Reaction to the announcement made by the Consumer Financial Protection Bureau yesterday regarding its proposed debt collection rule has been overwhelmingly positive, although there are some concerns that while this is a short-term gain for the ARM industry, there is a potential for problems in the long-term.
The CFPB announced yesterday that while it will continue forward with a proposed rule regarding disclosures to be made by third-party debt collectors, it will also remove the proposed verification and validation component of the proposal and move forward with a second rule to cover that section, but for both first-party creditors and third-party collectors. Previously, the CFPB had announced that first-party creditors would be dealt with in a separate rule.
By combining third-party and first-party with respect to the verification and validation component of its proposal, the CFPB took to heart what it had been hearing from the industry for nearly a year, said Joann Needleman, a partner at the law firm of Clark Hill and leader of the firm’s Consumer Financial Services Regulatory & Compliance Practice Group.
The CFPB heard feedback from its initial proposal last August when it convened a hearing of industry representatives from small businesses to discuss a number of proposals regarding how to further regulate the collections industry.
“It was unworkable,” Needleman said, referring to the original proposals that would have required collectors validate the contact information about the individual and the amount being collected prior to initiating any activity. “I think that the SERS did a great job at the proceeding explaining the process of how information comes in and that it’s not their information to verify. The CFPB made a huge mistake by not including first-party in the original outline or in the SBREFA process. They boxed themselves into a corner and this is the right way and the only way to get out if it.”
The industry will now await a proposed rule on disclosures that must be made to individuals by third-party debt collectors. The CFPB has not offered a timeline on that rule, but it was announced earlier this week that the agency is looking for approval to conduct a survey of 8,000 individuals about disclosures made during the debt collection process. The comment period is open until August 4 on the proposed survey, which means it could be some time before the survey is conducted and the results analyzed. The survey analysis process would likely have to be completed before the CFPR takes whatever other steps it needs to take care of to issue the proposed rule.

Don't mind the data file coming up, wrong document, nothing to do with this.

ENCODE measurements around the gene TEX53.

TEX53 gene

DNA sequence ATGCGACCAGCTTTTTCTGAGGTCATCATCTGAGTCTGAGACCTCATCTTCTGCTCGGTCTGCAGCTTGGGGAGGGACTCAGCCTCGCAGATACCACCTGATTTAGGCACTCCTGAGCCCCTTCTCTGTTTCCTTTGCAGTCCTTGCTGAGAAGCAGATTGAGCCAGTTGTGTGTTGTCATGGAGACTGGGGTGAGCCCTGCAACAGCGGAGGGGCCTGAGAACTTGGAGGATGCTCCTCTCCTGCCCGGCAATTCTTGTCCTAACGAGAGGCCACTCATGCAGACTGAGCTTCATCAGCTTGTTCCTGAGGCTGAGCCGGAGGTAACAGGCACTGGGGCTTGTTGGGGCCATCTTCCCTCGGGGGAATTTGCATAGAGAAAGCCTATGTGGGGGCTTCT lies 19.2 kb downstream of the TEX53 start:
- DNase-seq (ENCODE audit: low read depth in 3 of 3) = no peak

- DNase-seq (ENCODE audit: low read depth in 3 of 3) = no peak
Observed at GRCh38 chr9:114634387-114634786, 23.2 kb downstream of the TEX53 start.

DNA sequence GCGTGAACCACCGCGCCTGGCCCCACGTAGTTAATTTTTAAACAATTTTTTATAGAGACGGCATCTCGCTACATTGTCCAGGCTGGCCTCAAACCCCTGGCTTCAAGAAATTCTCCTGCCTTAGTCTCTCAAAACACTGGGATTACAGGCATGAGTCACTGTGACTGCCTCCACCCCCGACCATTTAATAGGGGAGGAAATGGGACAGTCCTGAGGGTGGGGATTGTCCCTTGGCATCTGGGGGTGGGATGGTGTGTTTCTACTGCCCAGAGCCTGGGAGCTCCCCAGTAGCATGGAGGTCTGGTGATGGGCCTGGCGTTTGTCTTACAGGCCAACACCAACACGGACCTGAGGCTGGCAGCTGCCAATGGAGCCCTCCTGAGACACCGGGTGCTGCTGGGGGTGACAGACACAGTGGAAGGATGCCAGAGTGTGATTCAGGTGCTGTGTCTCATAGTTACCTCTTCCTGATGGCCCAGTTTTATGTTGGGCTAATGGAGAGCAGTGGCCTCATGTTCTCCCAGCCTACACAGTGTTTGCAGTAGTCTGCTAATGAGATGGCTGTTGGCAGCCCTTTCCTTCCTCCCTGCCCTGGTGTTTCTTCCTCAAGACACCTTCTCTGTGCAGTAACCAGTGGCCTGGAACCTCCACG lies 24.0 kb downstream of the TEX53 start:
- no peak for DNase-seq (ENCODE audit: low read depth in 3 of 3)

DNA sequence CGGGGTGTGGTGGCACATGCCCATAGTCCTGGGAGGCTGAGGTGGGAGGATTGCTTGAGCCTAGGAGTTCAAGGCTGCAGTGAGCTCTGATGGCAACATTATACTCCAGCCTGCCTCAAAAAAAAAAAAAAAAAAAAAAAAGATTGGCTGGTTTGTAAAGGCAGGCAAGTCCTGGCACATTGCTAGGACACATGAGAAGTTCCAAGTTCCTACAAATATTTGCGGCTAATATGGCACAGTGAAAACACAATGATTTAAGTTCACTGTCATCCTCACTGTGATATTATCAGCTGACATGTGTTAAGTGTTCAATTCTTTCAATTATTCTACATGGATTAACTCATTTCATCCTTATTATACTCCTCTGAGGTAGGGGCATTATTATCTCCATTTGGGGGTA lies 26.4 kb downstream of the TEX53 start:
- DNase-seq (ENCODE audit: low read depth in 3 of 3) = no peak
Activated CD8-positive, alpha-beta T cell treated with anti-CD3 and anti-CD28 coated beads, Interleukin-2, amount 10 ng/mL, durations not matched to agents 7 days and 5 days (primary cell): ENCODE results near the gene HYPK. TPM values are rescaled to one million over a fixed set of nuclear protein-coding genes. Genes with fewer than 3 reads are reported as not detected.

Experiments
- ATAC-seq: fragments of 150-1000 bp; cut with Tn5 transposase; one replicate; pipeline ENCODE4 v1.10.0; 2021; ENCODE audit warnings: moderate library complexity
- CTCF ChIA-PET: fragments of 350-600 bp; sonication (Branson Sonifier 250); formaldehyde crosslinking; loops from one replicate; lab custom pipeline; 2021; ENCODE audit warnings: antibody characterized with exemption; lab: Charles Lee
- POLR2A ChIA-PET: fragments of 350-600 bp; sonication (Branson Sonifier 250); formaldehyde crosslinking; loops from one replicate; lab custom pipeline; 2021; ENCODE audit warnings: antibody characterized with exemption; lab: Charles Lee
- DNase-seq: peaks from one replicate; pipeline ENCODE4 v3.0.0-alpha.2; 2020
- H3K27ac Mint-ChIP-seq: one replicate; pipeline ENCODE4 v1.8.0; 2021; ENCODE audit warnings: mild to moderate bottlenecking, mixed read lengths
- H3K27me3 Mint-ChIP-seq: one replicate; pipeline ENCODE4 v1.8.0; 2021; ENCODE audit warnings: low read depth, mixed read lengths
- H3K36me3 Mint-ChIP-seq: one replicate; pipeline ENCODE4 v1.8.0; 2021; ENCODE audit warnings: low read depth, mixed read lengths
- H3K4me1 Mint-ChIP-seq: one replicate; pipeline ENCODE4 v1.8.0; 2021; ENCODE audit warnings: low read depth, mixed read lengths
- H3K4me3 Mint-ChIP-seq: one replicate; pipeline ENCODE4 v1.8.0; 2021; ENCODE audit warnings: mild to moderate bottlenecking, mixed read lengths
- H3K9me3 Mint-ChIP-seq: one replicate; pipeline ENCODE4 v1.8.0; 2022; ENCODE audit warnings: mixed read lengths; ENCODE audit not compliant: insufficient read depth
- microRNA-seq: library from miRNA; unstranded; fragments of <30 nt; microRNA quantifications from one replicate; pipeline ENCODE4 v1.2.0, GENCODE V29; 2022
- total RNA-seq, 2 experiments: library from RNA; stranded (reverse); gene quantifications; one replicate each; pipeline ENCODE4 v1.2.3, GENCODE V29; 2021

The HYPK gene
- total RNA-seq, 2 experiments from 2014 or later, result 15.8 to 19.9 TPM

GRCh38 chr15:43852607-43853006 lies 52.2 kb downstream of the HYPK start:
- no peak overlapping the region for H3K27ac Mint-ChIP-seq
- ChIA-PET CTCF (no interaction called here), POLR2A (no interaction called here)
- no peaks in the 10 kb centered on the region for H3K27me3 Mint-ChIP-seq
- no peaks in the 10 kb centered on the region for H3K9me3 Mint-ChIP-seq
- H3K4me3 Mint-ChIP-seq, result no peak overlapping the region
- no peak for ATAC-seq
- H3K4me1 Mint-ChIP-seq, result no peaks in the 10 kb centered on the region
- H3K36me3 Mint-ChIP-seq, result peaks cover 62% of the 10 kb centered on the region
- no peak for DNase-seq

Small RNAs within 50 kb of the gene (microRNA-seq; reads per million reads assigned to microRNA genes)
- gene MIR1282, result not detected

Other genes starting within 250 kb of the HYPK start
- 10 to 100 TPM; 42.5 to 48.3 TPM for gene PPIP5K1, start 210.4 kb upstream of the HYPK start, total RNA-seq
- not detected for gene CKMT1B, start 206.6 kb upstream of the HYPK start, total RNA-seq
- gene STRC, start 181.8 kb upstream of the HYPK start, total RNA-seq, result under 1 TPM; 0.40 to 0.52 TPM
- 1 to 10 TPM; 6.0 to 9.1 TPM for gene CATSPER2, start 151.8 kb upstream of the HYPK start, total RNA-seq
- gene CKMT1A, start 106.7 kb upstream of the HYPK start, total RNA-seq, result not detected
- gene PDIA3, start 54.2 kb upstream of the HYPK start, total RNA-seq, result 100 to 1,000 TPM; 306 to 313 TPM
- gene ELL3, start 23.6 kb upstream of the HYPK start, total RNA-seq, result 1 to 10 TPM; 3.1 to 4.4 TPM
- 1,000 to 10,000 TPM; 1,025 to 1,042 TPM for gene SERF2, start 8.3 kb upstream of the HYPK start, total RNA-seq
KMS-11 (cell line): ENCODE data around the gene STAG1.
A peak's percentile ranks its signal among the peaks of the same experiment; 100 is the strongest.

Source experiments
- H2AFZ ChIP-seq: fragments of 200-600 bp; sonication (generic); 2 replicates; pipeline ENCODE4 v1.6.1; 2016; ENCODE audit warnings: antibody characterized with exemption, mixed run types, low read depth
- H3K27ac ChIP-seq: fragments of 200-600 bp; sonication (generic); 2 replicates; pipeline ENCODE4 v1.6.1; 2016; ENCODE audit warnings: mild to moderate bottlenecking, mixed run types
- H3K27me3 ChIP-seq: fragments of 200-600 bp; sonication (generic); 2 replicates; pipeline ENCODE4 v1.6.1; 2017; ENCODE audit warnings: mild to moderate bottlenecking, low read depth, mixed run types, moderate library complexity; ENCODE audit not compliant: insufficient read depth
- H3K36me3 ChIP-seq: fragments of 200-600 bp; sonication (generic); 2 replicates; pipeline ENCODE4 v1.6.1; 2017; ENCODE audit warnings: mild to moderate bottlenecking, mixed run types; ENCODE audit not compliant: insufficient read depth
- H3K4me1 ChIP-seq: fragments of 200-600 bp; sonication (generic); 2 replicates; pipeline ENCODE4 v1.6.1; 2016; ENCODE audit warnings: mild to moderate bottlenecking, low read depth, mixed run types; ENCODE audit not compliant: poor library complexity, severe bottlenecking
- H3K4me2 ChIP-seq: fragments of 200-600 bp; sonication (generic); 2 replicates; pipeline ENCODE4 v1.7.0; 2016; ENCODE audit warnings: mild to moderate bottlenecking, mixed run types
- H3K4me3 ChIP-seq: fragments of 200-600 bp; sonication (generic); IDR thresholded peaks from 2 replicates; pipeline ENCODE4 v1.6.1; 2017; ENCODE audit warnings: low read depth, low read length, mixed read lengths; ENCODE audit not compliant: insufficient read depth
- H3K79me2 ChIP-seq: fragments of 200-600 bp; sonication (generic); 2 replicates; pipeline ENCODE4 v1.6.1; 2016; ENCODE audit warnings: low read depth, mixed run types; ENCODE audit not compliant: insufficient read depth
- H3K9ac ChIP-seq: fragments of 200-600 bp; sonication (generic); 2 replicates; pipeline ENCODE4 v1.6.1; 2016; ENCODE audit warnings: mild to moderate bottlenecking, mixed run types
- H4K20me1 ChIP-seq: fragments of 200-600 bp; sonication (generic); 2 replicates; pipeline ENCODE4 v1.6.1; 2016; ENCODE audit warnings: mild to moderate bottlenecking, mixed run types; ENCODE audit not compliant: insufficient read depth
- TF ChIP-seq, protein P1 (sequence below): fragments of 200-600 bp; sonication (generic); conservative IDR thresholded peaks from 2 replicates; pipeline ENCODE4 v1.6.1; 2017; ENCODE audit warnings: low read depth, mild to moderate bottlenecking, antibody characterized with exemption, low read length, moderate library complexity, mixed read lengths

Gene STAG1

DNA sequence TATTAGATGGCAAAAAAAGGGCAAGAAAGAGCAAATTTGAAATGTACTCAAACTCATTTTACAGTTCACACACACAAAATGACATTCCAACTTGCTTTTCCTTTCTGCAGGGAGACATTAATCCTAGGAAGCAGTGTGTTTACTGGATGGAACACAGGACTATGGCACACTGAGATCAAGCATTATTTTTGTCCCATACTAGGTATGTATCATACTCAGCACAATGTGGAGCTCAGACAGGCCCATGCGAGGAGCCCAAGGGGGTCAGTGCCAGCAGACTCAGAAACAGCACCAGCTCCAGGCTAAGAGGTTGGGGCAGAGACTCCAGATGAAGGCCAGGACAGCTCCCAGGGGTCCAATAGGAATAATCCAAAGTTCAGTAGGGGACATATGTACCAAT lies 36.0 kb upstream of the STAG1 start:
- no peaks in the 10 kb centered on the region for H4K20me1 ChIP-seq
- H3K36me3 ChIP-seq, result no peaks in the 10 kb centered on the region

Most in the industry expect it will be well into 2018 before the CFPB is able to issue any proposed rule, be it on disclosures or on validation/verification.
Kelly Knepper-Stephens, the general counsel at Stoneleigh Recovery Associates, was a small business representative at the debt collection SBREFA hearing and was surprised at the CFPB’s change of direction.
“It’s awesome to have your concerns validated by the CFPB saying ‘We heard you and you’re right’ the first-party creditors need to be a part of this discussion,” she said. “It was definitely unexpected.”
There are other areas of the CFPB’s proposal, such as placing limits on how often a collection agency could contact an individual, that were not addressed in yesterday’s announcement. It is unclear whether those areas will be included in the disclosures rule, the combined first-party, third-party rule, a separate rule, or not dealt with on any level. It does appear, though, that the CFPB is interested in trying to modernize the regulation of communications. During his remarks yesterday when he made this announcement, CFPB Director Richard Cordray talked about the Fair Debt Collection Practices Act and how it references telegrams as a means of communication. That could indicate an interest in tackling the communication gap that exists between the FDCPA and current technology. The industry needs to continue pushing for clarification on using modern technology tools, like cell phones and emails, Knepper-Stephens said.
“It’s critical that collectors be able to use all the communication tools in the toolbox to reach out to consumers and come to amicable resolution on their debt,” she said.
While the industry appears to be happy with the decision announced by the CFPB, there are still concerns about what the proposed first-party, third-party rule will look like.
“The win is the wolf in sheep’s clothing until we know what these new rules will entail,” said Rozanne Andersen, the chief compliance officer at Ontario Systems. “My view from past experience and being a skeptic about rulemaking generally is that we are celebrating the fact that we have influenced more restrictions on the industry.“